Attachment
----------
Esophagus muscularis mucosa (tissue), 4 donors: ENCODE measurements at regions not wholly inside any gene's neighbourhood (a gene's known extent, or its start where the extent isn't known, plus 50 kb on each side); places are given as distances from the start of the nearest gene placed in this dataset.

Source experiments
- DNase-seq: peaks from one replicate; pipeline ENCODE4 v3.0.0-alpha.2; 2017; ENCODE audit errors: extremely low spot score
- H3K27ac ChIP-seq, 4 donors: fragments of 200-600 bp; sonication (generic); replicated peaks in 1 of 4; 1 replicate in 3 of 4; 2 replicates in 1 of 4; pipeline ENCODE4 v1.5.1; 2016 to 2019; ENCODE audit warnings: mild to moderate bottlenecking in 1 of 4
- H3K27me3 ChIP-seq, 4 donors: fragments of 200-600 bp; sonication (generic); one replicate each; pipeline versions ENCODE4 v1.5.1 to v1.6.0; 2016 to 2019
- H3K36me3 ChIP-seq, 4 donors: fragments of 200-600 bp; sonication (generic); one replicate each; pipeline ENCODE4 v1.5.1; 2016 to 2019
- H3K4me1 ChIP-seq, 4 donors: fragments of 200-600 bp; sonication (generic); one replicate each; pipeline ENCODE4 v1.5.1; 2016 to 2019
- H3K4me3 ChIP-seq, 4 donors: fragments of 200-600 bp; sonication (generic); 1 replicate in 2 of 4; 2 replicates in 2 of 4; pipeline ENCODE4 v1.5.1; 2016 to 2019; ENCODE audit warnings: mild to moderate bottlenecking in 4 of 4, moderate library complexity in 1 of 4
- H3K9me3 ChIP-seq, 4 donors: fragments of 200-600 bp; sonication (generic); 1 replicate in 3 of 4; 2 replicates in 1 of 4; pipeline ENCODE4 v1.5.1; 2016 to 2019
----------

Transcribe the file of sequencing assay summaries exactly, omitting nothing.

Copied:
Esophagus muscularis mucosa (tissue), 4 donors: ENCODE measurements at regions not wholly inside any gene's neighbourhood (a gene's known extent, or its start where the extent isn't known, plus 50 kb on each side); places are given as distances from the start of the nearest gene placed in this dataset.

Source experiments
- DNase-seq: peaks from one replicate; pipeline ENCODE4 v3.0.0-alpha.2; 2017; ENCODE audit errors: extremely low spot score
- H3K27ac ChIP-seq, 4 donors: fragments of 200-600 bp; sonication (generic); replicated peaks in 1 of 4; 1 replicate in 3 of 4; 2 replicates in 1 of 4; pipeline ENCODE4 v1.5.1; 2016 to 2019; ENCODE audit warnings: mild to moderate bottlenecking in 1 of 4
- H3K27me3 ChIP-seq, 4 donors: fragments of 200-600 bp; sonication (generic); one replicate each; pipeline versions ENCODE4 v1.5.1 to v1.6.0; 2016 to 2019
- H3K36me3 ChIP-seq, 4 donors: fragments of 200-600 bp; sonication (generic); one replicate each; pipeline ENCODE4 v1.5.1; 2016 to 2019
- H3K4me1 ChIP-seq, 4 donors: fragments of 200-600 bp; sonication (generic); one replicate each; pipeline ENCODE4 v1.5.1; 2016 to 2019
- H3K4me3 ChIP-seq, 4 donors: fragments of 200-600 bp; sonication (generic); 1 replicate in 2 of 4; 2 replicates in 2 of 4; pipeline ENCODE4 v1.5.1; 2016 to 2019; ENCODE audit warnings: mild to moderate bottlenecking in 4 of 4, moderate library complexity in 1 of 4
- H3K9me3 ChIP-seq, 4 donors: fragments of 200-600 bp; sonication (generic); 1 replicate in 3 of 4; 2 replicates in 1 of 4; pipeline ENCODE4 v1.5.1; 2016 to 2019